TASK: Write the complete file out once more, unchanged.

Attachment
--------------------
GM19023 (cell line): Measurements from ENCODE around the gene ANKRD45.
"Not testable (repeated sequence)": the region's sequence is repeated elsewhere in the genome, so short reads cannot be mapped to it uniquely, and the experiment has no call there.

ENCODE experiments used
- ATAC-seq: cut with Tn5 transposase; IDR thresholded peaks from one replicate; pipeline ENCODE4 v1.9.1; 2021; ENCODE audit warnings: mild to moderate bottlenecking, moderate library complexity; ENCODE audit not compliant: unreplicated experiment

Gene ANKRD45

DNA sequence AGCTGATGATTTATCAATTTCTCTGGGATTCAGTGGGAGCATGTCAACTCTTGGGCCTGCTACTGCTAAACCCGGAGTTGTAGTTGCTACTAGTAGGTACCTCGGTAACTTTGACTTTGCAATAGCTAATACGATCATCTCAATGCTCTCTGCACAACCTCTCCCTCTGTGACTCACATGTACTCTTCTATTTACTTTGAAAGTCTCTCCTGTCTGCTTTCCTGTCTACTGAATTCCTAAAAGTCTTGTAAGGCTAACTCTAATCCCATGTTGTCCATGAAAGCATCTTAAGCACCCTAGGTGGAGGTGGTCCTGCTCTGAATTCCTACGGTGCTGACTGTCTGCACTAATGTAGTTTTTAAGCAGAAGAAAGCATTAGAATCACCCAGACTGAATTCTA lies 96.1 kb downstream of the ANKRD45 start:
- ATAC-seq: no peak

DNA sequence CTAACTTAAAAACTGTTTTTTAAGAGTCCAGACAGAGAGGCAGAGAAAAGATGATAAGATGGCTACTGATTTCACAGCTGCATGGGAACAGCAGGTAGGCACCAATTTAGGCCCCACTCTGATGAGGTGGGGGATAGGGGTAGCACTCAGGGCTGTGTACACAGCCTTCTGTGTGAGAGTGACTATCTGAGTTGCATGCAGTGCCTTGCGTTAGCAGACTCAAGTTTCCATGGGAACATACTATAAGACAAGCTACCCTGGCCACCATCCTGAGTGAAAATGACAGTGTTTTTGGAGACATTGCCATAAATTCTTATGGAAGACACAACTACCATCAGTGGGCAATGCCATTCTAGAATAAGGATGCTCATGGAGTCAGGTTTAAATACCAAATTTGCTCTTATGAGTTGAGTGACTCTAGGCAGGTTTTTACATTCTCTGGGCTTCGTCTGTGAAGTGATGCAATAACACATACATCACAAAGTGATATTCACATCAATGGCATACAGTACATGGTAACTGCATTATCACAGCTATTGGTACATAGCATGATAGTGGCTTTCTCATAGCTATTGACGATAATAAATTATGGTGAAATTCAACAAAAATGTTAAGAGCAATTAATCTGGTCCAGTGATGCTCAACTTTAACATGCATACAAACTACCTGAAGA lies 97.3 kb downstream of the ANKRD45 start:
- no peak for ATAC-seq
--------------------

GM19023 (cell line): Measurements from ENCODE around the gene ANKRD45.
"Not testable (repeated sequence)": the region's sequence is repeated elsewhere in the genome, so short reads cannot be mapped to it uniquely, and the experiment has no call there.

ENCODE experiments used
- ATAC-seq: cut with Tn5 transposase; IDR thresholded peaks from one replicate; pipeline ENCODE4 v1.9.1; 2021; ENCODE audit warnings: mild to moderate bottlenecking, moderate library complexity; ENCODE audit not compliant: unreplicated experiment

Gene ANKRD45

DNA sequence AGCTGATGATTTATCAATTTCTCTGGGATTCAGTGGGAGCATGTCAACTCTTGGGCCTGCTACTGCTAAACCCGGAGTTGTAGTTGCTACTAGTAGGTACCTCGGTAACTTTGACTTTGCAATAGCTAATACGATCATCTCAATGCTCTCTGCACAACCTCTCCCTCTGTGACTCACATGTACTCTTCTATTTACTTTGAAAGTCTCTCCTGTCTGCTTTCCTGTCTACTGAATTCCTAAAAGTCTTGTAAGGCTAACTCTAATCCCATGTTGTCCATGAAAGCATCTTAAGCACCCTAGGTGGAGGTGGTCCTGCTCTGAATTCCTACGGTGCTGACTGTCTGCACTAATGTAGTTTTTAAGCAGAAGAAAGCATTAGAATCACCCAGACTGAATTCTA lies 96.1 kb downstream of the ANKRD45 start:
- ATAC-seq: no peak

DNA sequence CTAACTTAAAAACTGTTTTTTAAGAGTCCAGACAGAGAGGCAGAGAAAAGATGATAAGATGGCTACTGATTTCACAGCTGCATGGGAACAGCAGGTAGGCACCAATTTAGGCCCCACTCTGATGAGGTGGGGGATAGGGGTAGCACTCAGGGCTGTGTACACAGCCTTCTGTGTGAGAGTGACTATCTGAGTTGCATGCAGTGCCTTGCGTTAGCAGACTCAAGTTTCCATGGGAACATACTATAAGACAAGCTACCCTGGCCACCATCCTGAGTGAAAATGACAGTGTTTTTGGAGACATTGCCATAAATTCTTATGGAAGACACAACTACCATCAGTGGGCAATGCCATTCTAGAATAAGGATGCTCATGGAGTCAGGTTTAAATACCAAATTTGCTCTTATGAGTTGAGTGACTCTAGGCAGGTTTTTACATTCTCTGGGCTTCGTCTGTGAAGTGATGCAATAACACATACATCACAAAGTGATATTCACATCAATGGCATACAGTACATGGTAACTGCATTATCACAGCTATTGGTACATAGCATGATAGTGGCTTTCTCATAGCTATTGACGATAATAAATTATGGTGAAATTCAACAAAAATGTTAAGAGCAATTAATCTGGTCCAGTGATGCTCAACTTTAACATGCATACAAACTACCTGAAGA lies 97.3 kb downstream of the ANKRD45 start:
- no peak for ATAC-seq